This article analyses some of the difficulties that translating what we could loosely define poetic texts can pose, focussing in particular on the rendering of the figures of speech as well as, given the texts I selected as my corpus, the visual and the communicative elements that characterise poetry. Indeed, for my analysis I decided to focus on the rhymes of Dr Seuss (born Theodor Seuss Geisel in 1904), the American writer, poet and cartoonist who, during the second half of the twentieth century, created a small universe (often referred to as Seussville), inhabited by strange creatures able to give birth to the most peculiar and spectacular of situations. His work, which clearly belongs to the genre of children’s literature, is extremely rich both from a formal/linguistic and content perspective. As we shall see below, however, it can also be categorised as the kind of “non-sense literature” that, while being often expressed in verse, occasionally finds expression in prose too, as for example with Lewis Carroll’s Alice in Wonderland (1865) and Through the Looking Glass (1871), two works that combine the two branches of literary nonsense that derive from folk tradition and the court poets respectively

Translating the Poetry of Dr Seuss / Canepari, Michela. - STAMPA. - (2014), pp. 257-298.

Translating the Poetry of Dr Seuss

CANEPARI, Michela
2014

Abstract

This article analyses some of the difficulties that translating what we could loosely define poetic texts can pose, focussing in particular on the rendering of the figures of speech as well as, given the texts I selected as my corpus, the visual and the communicative elements that characterise poetry. Indeed, for my analysis I decided to focus on the rhymes of Dr Seuss (born Theodor Seuss Geisel in 1904), the American writer, poet and cartoonist who, during the second half of the twentieth century, created a small universe (often referred to as Seussville), inhabited by strange creatures able to give birth to the most peculiar and spectacular of situations. His work, which clearly belongs to the genre of children’s literature, is extremely rich both from a formal/linguistic and content perspective. As we shall see below, however, it can also be categorised as the kind of “non-sense literature” that, while being often expressed in verse, occasionally finds expression in prose too, as for example with Lewis Carroll’s Alice in Wonderland (1865) and Through the Looking Glass (1871), two works that combine the two branches of literary nonsense that derive from folk tradition and the court poets respectively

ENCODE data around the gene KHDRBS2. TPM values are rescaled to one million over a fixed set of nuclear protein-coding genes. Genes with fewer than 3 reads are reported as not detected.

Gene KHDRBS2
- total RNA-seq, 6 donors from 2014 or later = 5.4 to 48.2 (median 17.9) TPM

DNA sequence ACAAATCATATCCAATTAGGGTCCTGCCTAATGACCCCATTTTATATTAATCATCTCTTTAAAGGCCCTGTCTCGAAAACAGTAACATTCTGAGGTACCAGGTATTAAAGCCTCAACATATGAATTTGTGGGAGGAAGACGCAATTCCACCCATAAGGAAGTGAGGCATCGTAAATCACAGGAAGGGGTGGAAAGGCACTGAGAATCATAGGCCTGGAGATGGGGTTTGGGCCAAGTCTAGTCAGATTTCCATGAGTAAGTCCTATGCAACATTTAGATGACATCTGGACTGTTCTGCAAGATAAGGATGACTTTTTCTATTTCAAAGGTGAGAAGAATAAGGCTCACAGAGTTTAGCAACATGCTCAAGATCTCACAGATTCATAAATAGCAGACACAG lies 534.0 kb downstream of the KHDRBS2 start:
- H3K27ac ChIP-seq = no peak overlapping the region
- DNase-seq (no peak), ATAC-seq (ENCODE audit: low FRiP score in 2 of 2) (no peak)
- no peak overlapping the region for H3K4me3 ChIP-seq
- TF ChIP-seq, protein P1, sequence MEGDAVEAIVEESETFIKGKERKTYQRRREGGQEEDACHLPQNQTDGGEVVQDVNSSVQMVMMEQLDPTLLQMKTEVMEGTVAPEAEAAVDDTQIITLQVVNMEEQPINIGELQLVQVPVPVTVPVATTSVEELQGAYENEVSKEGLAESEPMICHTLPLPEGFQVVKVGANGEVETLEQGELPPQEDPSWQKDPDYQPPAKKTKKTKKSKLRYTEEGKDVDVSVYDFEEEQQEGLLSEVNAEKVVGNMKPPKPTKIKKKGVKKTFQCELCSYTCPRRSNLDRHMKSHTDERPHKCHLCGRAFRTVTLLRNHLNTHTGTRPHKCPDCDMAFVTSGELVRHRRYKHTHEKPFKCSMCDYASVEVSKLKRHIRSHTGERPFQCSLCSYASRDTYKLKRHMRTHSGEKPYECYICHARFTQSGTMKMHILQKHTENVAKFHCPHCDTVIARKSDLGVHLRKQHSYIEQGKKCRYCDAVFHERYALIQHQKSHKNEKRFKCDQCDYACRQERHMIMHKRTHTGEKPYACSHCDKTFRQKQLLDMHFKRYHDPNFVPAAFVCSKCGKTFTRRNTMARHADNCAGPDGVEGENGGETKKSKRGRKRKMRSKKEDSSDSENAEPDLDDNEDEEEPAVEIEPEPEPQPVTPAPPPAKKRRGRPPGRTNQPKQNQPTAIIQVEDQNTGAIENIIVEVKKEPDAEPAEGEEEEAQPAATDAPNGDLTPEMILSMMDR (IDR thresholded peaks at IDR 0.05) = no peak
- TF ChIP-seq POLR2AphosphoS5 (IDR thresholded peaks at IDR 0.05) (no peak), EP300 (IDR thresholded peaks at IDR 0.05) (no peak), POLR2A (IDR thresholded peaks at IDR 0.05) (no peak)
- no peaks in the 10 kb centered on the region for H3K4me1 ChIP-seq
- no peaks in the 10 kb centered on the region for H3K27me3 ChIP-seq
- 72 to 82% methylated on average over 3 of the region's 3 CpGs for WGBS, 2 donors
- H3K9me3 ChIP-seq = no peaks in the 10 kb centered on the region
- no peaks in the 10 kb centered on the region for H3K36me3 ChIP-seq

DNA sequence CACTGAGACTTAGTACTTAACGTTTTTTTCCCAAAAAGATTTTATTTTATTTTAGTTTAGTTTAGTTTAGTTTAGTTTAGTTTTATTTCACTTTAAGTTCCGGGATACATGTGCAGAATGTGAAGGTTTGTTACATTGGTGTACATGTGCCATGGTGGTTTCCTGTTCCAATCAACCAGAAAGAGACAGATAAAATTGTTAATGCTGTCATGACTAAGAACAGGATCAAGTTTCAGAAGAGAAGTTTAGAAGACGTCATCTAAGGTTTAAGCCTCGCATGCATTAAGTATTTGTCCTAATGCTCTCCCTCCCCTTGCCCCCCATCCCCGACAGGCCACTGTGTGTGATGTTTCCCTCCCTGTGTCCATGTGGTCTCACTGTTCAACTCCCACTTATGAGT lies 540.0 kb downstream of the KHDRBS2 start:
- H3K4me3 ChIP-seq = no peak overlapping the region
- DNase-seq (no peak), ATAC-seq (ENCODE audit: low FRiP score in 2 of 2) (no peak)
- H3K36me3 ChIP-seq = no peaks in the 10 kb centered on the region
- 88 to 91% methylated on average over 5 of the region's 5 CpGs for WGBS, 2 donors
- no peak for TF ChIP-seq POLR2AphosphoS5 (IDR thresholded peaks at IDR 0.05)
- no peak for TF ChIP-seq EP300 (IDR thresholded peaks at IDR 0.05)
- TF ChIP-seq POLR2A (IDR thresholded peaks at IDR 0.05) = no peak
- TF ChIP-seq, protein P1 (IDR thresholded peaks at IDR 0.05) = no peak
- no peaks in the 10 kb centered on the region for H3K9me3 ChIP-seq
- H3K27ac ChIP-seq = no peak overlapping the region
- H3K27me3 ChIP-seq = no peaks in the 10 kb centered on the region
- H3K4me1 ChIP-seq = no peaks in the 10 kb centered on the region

9788878474338
Translating the Poetry of Dr Seuss / Canepari, Michela. - STAMPA. - (2014), pp. 257-298.
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Utilizza questo identificativo per citare o creare un link a questo documento: http://hdl.handle.net/11381/2718502
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